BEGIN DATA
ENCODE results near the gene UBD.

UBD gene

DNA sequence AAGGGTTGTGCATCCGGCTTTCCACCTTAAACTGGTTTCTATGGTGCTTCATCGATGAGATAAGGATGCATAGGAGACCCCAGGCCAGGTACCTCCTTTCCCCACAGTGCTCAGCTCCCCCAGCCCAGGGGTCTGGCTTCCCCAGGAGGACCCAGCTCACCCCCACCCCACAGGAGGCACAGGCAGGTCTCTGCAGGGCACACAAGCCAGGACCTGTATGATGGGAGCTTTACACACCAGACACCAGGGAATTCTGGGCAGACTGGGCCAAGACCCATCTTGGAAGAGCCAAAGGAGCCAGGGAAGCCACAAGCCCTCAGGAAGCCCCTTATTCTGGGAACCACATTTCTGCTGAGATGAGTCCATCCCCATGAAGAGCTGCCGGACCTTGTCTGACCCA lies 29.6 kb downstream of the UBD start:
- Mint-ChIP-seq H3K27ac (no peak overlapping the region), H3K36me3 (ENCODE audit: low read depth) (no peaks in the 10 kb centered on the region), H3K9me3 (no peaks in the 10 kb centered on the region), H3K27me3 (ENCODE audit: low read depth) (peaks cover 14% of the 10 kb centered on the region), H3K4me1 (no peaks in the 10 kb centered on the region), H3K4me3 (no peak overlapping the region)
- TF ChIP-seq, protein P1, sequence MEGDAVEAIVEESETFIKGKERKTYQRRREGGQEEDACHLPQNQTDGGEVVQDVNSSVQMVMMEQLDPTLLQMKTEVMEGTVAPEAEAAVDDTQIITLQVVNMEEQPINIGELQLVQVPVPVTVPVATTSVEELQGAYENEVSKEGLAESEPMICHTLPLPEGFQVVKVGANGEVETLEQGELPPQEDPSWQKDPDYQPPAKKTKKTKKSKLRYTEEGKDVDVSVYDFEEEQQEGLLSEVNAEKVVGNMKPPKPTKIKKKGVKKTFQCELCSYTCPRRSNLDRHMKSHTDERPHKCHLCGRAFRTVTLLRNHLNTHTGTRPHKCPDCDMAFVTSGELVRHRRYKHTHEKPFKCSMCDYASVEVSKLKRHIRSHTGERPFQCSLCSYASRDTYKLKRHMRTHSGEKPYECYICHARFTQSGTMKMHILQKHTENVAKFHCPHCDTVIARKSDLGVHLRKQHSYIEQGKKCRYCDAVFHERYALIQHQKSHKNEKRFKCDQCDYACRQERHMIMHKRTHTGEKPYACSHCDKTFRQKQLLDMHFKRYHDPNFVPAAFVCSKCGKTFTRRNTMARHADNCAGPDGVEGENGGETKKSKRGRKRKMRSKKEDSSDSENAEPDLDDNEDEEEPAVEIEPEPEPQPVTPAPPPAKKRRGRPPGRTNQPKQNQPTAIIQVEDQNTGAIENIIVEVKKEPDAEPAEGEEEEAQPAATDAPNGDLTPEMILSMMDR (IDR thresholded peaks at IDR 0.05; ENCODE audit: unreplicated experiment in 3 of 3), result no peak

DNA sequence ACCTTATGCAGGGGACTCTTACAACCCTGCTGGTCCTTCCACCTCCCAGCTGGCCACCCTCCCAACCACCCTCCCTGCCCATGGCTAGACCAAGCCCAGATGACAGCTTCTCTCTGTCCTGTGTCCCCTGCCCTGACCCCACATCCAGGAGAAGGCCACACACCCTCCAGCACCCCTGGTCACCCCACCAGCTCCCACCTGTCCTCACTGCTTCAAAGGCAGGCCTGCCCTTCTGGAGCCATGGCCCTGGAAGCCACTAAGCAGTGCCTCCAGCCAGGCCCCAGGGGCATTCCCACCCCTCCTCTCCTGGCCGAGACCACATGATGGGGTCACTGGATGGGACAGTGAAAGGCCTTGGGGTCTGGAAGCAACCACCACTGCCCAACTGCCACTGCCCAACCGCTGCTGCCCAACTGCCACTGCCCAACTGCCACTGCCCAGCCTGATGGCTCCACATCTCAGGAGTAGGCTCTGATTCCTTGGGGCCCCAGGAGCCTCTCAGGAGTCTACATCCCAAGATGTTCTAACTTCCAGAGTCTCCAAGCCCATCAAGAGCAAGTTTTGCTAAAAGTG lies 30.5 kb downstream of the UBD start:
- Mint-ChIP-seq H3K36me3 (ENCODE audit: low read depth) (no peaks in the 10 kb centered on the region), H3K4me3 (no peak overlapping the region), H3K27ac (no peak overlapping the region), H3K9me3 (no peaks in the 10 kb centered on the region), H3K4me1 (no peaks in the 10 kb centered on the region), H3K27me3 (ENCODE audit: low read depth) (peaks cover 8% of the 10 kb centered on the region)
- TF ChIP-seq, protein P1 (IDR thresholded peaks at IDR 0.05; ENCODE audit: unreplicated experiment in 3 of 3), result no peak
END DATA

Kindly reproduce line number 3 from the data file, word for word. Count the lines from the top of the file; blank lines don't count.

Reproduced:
DNA sequence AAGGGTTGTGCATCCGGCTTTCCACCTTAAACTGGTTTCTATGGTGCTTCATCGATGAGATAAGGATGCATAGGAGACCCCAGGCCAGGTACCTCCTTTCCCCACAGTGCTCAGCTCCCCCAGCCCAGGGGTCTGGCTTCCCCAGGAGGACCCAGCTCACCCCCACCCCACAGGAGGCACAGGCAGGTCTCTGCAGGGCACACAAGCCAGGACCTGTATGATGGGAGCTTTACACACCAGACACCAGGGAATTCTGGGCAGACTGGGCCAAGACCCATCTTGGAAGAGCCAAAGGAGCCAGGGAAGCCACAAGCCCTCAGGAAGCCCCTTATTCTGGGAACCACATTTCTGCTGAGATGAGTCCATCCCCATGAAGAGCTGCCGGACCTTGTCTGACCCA lies 29.6 kb downstream of the UBD start: